The ancient plans allow us to understand the project zand to compare it with the execution, which is a useful exercise to preserve and repair the construction.
The construction started in 1767 and dragged until 1775, one year after the death of Louis XV. It was undertajken in two phases. The southern section of the building was built first and the large italian loungee, to the north, was added later (1774) with a belvedere terrace at its top to allow the king to wath the hunting party. That latter chice was inspired from a similar addition to the earlier castle of François Ier, by Philibert de l’Orme, at the top of the construction by Pierre Chambiges.
The outside appearance especially on the southern side is exemplary of the change of taste in the work of Gabriel following the publication of the “Ruins of the most beautiful monuments of Greece” (1758) par Julien-David Le Roy : sculpted ornaments, columns and pilasters disappear and are replaced by an utterly sober design in the “greek taste”. To the North, the construction incorporates curved or beveled shapes and alternately straight and curved openings, as in the earlier works of Gabriel such as pavillon du Butard and pavillon de France.
The astonishing plan of the additions planned by king Charles X, in the Catalogue of Hunts of Saint Germain, 1827. We can see here the second stalls, to the left, unfortunately destroyed in the 1970s, and additions to the house of the gamekzeeper, which were never completed.
Plan by Gabriel with the two construction phases of the pavilion :
– in black, first phase in the third quarter of the XVIIIth century encompassing the central hall, the western hall of the hunting officers, a staircase and a bathroom.
– in grey, second phase in the very last year of the reign of Louis XV/beginning of Louis XVI : the octogonal “italian” lounge and the terrasses. The drawing seemingly includes a railing which is not present today.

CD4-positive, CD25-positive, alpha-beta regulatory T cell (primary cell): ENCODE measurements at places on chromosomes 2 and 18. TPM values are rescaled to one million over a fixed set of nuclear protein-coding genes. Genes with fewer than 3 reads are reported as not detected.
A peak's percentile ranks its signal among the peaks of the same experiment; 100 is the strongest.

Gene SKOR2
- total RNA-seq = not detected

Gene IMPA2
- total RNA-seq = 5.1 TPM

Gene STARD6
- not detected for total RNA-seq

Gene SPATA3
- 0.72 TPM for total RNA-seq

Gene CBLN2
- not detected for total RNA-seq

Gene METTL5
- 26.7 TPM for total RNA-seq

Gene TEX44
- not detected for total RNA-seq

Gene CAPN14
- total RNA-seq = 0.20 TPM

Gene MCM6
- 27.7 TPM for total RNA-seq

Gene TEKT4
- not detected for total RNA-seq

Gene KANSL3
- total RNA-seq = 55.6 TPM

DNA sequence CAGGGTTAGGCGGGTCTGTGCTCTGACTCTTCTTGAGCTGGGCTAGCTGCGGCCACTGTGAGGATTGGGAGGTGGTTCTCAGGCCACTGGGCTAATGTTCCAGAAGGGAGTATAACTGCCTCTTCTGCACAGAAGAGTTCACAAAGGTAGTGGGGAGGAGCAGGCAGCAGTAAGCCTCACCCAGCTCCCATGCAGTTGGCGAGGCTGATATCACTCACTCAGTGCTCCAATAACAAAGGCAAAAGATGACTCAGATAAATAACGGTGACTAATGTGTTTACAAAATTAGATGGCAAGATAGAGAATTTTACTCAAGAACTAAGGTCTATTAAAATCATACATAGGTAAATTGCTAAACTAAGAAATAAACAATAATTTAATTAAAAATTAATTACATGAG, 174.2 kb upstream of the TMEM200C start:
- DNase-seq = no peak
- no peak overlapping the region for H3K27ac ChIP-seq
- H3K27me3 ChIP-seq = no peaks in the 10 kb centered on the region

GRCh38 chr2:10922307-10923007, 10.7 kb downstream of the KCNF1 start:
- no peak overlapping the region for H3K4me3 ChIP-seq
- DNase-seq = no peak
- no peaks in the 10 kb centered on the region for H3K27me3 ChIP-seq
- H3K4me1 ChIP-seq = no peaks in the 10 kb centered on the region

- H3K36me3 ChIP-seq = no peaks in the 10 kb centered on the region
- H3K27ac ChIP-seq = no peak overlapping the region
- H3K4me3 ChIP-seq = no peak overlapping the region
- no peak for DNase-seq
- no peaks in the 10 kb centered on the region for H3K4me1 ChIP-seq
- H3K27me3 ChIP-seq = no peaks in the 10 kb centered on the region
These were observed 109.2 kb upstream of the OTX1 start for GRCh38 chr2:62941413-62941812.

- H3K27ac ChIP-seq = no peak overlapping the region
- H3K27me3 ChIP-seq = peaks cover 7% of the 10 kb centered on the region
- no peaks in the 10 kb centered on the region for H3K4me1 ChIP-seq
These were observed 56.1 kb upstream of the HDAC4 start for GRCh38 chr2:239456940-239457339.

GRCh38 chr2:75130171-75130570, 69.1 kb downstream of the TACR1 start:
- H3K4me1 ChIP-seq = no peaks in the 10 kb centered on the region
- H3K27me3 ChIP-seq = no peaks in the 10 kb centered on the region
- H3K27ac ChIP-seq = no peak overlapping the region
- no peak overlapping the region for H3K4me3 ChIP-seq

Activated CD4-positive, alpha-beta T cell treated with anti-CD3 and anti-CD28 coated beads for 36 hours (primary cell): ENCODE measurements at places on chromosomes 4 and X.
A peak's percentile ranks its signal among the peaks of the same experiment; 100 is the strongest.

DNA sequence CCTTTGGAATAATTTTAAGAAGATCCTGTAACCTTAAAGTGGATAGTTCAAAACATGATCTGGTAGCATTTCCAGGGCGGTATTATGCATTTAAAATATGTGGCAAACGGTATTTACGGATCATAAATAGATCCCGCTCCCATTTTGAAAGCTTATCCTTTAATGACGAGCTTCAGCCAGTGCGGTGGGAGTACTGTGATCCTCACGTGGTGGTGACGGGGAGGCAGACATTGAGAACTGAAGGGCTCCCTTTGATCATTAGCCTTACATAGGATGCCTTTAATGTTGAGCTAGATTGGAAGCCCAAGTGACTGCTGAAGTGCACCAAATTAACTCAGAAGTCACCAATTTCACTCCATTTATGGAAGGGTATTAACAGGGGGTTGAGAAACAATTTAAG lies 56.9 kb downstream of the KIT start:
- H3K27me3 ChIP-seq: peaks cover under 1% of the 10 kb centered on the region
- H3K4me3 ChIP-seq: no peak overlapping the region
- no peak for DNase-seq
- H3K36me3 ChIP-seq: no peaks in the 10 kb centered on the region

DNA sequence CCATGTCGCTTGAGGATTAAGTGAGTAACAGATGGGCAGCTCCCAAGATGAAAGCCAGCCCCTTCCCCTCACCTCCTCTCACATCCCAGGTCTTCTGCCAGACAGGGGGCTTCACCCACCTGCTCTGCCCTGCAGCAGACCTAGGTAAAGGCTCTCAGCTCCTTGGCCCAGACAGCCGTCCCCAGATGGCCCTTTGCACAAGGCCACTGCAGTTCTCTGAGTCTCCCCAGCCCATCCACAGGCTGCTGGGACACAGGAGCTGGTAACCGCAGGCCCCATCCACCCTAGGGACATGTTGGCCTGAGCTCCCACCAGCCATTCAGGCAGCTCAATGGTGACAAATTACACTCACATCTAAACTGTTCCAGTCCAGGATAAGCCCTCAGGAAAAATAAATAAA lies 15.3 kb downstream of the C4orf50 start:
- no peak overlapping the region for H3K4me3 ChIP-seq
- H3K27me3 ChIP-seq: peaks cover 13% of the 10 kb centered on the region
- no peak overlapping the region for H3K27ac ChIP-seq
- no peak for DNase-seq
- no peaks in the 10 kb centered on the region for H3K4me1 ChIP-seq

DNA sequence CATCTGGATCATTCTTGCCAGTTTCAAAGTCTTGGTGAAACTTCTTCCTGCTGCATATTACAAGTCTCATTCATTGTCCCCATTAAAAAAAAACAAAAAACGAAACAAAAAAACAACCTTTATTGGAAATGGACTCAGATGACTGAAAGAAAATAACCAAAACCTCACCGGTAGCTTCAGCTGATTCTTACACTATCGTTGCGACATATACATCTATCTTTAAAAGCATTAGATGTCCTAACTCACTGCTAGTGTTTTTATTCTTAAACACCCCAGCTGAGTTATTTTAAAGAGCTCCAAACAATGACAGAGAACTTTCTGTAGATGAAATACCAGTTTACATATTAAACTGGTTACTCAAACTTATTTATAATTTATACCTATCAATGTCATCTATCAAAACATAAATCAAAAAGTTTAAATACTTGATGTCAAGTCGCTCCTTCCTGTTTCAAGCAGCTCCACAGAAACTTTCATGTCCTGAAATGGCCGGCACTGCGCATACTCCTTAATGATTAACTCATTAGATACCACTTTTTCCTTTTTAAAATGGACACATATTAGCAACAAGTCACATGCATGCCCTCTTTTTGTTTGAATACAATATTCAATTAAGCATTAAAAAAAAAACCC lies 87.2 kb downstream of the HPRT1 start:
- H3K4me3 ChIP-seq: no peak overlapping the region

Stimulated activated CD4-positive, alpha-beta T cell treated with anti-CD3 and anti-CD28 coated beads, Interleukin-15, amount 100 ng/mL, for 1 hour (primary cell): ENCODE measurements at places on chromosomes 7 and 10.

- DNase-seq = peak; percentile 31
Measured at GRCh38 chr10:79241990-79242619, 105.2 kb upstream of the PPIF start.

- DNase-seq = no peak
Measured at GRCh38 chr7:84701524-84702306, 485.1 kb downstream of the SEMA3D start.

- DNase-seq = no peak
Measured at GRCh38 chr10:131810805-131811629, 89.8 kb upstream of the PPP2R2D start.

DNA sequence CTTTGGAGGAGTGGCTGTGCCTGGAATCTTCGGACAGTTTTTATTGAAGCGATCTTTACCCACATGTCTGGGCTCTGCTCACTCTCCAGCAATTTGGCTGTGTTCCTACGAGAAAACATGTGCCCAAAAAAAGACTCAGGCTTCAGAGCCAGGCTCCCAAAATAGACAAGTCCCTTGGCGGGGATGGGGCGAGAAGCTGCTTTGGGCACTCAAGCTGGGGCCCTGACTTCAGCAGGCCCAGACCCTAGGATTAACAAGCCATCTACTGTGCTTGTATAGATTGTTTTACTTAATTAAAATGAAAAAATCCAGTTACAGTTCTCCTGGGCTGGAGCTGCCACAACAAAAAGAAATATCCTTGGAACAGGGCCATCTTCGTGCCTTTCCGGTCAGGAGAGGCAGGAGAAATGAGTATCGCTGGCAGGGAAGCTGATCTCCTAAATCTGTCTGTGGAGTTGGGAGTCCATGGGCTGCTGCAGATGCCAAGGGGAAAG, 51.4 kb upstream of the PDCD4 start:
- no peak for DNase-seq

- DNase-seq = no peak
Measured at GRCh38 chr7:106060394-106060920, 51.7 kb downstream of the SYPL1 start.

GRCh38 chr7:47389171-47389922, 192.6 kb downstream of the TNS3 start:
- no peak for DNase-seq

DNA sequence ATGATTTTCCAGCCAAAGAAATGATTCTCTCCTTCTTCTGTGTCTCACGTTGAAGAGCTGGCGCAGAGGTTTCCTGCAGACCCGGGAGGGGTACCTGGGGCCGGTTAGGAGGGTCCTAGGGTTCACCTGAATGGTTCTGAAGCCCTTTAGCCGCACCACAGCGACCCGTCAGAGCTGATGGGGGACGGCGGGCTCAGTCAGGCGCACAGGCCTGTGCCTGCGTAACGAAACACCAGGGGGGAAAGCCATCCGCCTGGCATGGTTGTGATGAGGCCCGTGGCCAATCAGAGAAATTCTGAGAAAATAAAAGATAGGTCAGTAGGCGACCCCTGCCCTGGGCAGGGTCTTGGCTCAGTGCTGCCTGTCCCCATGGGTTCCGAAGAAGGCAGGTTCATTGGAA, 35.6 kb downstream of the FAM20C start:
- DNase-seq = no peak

Plan of the first floor of the pavillon. It consisted of thwo rooms and a corridor, a service room, the ection to the nort being part of the two-floored octogonal lounge. At only 2.6 meters of height it is much more intimate than the 4.5 meters tall rooms of the ground floor. This plan was transformed under Napoleon to create a slightly smaller room un the central section.
Sectional view of the building by Gabriel showing the massive underground rooms, the southern hall, the first floor, the attic and, to the right, the large octagonal “italian” lounge.
Sixty years after the sectional view of Gabriel, this view in the Catalogue of the hunts of Saint Germain confirms that the decor of the italian hall was executed according to plan. It shows a decor for the southern entrance hall which is consistent with what appears today. Therefore, its illustration of the decor of the first floor, in what used to be the room of Napoleon (lost today) is probably accurate.
Plan of the caves. It includes the southern and western kitchens and a third one to the northwest, plus two cellars. The largest kitche oncludes a bread oven which still exists today along with a very large L shaped “table potagère” similar to those in the “réchauffon” of Petit Trianon. To the north, uner the terraces, there are still two smaller cellars whiche are remants from the Francois Ier castle.